Petitioner also alleges that a limiting instruction was required due to the prosecution's closing argument. Petitioner believes that the prosecution's closing argument emphasized that petitioner had a propensity to commit felonies. Petitioner's argument is confusing and ultimately, incorrect.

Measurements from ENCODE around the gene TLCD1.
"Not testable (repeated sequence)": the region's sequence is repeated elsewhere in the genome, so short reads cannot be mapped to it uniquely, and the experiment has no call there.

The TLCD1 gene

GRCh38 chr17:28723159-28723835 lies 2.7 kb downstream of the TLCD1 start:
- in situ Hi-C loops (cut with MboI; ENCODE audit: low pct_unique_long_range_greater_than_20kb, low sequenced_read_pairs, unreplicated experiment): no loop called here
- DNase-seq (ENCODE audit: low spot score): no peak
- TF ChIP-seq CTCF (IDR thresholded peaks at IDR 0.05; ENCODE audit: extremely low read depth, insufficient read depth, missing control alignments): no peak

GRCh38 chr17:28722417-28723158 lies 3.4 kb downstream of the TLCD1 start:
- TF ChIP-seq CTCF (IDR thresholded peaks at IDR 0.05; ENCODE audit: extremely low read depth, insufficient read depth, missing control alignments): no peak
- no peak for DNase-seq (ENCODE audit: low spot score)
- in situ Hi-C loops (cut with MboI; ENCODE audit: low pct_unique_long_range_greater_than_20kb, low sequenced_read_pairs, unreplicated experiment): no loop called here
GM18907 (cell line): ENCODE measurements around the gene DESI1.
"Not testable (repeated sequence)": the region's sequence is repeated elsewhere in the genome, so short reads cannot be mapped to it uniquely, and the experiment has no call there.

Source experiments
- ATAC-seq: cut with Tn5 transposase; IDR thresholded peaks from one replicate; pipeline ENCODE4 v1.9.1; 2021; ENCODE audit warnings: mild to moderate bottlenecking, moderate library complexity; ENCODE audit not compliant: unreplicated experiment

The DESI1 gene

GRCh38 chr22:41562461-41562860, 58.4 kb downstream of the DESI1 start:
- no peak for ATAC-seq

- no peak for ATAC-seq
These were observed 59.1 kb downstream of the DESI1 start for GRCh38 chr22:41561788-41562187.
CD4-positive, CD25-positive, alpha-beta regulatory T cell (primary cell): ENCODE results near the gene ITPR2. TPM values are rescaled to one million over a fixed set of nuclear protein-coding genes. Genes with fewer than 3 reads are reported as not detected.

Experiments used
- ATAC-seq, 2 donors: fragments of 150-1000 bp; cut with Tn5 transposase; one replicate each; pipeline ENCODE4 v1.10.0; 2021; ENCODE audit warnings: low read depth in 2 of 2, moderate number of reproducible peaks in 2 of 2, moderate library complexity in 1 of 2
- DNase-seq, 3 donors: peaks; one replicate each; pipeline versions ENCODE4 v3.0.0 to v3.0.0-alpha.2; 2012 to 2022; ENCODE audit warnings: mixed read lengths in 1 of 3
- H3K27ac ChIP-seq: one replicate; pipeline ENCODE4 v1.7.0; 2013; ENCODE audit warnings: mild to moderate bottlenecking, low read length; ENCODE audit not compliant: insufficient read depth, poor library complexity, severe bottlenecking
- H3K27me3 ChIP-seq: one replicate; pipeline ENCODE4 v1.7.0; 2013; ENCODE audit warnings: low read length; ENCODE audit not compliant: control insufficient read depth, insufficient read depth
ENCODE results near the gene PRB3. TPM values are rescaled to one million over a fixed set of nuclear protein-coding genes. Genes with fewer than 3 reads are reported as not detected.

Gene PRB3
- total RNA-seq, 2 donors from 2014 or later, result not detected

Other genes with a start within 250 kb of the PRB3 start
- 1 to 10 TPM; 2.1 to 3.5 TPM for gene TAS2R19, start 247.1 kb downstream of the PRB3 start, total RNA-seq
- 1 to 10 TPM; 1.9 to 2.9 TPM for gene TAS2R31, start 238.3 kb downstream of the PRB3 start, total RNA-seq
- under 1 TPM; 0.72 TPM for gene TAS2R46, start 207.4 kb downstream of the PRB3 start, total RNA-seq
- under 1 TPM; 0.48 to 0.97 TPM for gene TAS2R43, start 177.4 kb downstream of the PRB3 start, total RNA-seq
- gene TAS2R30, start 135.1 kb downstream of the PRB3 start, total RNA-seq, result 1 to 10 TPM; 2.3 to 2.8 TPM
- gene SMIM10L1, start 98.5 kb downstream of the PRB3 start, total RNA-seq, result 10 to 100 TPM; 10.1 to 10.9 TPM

In closing arguments the prosecution stated that petitioner was taken into custody on the morning of April 29, 2000, because he was a felon in possession of a firearm. RT at 855. This was the incident that led to petitioner's arrest. Petitioner contends this caused the jury to believe that petitioner's status as a felon was intricately intertwined with the robbery charges. Petitioner argues a limiting instruction was necessary to correct any confusion. Petitioner's argument is hard to discern and he provides no evidence in support. A review of the record reveals that the prosecution's closing argument was appropriate. The prosecution merely described the events that resulted in petitioner's arrest, that he was a felon in possession of a firearm. This led to petitioner being taken into custody which then led authorities to connect petitioner to the robberies. There does not appear to be any confusion in the prosecution's argument and any error that may have resulted was harmless.